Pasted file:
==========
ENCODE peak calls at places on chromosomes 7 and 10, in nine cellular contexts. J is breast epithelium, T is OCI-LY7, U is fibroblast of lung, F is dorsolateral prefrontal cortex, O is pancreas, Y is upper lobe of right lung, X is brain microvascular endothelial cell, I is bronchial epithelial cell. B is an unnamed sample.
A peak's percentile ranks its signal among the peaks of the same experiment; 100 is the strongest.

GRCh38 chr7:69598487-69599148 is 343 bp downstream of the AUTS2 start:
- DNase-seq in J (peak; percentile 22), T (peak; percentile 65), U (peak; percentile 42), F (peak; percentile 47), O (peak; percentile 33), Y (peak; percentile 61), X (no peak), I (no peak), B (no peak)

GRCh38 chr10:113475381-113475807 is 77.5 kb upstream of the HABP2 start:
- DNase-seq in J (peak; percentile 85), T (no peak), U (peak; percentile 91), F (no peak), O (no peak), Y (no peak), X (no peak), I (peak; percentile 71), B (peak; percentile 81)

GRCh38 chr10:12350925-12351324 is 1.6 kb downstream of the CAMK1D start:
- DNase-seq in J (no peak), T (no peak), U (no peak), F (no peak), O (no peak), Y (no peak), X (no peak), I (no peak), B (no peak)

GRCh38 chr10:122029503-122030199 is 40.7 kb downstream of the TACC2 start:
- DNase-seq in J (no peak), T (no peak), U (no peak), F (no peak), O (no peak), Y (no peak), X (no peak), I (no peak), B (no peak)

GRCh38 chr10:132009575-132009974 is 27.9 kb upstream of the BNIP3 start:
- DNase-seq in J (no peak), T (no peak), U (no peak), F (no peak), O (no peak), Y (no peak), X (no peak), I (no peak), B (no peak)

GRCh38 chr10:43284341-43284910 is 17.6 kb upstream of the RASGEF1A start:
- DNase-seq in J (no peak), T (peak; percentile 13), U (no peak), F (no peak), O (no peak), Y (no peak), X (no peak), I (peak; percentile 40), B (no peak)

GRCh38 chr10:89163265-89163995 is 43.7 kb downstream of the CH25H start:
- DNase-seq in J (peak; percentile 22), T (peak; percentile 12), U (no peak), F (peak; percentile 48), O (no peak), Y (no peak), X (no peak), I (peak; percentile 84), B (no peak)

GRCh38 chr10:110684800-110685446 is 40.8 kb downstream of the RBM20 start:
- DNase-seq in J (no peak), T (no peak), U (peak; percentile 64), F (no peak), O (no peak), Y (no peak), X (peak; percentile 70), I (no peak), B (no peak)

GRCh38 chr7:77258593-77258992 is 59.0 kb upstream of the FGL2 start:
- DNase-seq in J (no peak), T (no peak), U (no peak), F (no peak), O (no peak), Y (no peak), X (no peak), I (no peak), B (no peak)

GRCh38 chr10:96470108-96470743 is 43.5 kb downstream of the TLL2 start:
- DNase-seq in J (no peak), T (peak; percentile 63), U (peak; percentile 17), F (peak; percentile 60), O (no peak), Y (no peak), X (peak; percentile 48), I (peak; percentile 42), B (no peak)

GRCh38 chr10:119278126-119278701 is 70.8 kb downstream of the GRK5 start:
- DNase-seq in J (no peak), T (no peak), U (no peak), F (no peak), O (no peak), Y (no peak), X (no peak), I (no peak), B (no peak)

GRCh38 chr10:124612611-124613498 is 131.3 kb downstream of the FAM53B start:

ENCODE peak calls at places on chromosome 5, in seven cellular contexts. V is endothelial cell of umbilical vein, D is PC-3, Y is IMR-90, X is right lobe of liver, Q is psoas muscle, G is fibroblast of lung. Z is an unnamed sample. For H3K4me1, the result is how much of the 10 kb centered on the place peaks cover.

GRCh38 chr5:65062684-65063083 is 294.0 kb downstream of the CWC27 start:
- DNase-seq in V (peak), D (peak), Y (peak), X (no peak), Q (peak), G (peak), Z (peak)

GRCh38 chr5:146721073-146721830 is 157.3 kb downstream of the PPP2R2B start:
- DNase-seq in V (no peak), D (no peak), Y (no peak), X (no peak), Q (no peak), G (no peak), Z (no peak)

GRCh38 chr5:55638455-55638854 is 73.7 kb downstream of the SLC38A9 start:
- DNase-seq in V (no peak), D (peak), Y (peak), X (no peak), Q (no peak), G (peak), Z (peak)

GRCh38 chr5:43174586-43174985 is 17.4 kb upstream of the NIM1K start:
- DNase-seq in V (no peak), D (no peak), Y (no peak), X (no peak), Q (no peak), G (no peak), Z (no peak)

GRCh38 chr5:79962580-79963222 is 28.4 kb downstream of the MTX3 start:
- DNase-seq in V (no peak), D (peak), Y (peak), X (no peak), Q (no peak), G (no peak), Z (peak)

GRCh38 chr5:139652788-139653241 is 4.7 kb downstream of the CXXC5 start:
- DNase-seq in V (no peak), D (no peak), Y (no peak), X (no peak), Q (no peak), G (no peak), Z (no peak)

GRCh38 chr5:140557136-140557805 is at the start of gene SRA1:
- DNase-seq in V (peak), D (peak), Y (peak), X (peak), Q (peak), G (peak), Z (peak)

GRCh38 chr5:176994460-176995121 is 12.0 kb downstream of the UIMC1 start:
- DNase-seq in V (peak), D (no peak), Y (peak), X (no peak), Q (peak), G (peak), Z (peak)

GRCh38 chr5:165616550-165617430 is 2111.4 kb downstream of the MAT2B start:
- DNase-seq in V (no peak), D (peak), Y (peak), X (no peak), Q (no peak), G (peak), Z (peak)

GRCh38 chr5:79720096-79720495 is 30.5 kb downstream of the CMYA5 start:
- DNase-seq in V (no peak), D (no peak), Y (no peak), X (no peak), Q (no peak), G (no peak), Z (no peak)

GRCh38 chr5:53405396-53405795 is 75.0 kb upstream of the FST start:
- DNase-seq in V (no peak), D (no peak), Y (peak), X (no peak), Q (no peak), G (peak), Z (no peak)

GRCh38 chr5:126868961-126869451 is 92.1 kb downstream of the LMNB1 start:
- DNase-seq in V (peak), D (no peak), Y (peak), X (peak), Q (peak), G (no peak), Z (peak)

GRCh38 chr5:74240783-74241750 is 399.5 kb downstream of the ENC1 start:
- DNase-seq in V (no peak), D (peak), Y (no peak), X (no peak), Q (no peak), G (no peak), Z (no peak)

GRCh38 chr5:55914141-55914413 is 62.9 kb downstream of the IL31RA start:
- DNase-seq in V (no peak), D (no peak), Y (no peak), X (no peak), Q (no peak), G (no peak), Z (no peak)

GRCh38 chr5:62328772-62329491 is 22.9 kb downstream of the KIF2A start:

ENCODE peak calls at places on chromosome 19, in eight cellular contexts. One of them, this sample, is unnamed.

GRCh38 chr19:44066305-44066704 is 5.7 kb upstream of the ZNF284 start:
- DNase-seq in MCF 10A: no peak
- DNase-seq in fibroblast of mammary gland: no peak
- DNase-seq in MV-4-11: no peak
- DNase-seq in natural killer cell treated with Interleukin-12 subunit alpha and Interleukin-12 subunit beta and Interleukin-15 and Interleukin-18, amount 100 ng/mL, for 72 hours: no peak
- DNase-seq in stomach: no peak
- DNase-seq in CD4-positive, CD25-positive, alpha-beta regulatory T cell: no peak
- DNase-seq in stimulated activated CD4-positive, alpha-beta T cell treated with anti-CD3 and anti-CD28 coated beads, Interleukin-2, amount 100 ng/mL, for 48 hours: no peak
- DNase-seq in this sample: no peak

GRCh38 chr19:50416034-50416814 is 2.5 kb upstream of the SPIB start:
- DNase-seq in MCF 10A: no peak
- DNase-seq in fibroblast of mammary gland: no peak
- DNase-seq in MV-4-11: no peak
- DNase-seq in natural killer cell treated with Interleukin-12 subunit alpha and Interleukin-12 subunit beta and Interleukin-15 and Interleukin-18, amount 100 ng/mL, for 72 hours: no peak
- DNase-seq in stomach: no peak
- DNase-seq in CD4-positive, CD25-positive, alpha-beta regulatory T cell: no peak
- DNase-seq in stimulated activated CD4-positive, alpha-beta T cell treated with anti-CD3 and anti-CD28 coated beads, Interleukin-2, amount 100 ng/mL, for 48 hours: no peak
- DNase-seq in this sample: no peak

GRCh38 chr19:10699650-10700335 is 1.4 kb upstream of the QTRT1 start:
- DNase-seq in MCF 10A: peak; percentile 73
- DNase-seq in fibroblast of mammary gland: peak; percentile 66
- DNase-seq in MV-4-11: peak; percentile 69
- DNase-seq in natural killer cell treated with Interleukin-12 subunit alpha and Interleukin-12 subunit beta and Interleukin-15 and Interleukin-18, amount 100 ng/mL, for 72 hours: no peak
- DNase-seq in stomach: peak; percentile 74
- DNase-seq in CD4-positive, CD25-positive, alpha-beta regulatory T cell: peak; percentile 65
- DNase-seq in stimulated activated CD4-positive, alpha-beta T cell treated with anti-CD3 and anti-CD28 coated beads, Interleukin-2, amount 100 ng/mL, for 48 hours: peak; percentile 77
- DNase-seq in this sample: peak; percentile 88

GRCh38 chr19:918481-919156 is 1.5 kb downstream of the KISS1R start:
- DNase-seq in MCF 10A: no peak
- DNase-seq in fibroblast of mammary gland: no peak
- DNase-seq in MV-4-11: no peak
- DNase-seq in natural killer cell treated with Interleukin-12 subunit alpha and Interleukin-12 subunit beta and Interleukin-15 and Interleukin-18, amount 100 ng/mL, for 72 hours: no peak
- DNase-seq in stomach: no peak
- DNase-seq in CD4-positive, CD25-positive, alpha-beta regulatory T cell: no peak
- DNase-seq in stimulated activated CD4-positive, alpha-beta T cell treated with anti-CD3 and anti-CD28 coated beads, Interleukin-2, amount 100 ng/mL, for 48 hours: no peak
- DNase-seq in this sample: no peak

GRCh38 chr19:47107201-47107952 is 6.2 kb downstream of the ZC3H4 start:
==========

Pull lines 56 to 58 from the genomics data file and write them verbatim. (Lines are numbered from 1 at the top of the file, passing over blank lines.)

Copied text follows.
ENCODE peak calls at places on chromosome 19, in eight cellular contexts. One of them, this sample, is unnamed.

GRCh38 chr19:44066305-44066704 is 5.7 kb upstream of the ZNF284 start:
- DNase-seq in MCF 10A: no peak